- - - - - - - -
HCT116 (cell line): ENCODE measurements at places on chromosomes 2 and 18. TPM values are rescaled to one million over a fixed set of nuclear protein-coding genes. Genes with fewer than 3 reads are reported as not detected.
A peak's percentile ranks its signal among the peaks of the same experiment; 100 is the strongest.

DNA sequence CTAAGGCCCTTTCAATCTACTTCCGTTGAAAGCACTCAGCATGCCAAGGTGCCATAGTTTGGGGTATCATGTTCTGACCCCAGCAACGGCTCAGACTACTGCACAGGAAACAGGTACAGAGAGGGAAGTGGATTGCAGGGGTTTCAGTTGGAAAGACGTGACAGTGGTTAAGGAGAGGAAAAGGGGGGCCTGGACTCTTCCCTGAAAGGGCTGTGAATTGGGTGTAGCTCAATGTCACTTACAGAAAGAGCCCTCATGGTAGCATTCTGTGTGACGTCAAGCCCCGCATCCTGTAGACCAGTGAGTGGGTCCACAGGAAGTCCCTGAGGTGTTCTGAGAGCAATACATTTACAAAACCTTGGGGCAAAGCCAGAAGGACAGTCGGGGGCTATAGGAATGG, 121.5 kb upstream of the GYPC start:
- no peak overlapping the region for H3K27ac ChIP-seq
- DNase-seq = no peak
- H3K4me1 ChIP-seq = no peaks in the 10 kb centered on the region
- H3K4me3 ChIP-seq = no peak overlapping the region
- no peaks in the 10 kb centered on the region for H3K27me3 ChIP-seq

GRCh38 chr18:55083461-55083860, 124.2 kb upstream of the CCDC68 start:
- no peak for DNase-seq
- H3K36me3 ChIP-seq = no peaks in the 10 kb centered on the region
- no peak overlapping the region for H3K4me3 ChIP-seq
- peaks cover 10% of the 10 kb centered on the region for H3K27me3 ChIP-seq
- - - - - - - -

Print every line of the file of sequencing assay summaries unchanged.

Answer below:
HCT116 (cell line): ENCODE measurements at places on chromosomes 2 and 18. TPM values are rescaled to one million over a fixed set of nuclear protein-coding genes. Genes with fewer than 3 reads are reported as not detected.
A peak's percentile ranks its signal among the peaks of the same experiment; 100 is the strongest.

DNA sequence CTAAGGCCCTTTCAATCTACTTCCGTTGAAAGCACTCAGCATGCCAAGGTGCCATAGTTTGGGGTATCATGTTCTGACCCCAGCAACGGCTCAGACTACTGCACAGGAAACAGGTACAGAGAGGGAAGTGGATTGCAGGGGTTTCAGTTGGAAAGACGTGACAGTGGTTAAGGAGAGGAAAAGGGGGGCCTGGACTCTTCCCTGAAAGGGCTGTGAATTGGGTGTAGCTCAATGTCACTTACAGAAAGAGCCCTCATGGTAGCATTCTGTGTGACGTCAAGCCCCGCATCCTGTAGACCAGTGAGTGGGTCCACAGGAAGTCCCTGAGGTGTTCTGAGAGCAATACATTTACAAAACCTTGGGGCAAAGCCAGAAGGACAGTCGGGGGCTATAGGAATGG, 121.5 kb upstream of the GYPC start:
- no peak overlapping the region for H3K27ac ChIP-seq
- DNase-seq = no peak
- H3K4me1 ChIP-seq = no peaks in the 10 kb centered on the region
- H3K4me3 ChIP-seq = no peak overlapping the region
- no peaks in the 10 kb centered on the region for H3K27me3 ChIP-seq

GRCh38 chr18:55083461-55083860, 124.2 kb upstream of the CCDC68 start:
- no peak for DNase-seq
- H3K36me3 ChIP-seq = no peaks in the 10 kb centered on the region
- no peak overlapping the region for H3K4me3 ChIP-seq
- peaks cover 10% of the 10 kb centered on the region for H3K27me3 ChIP-seq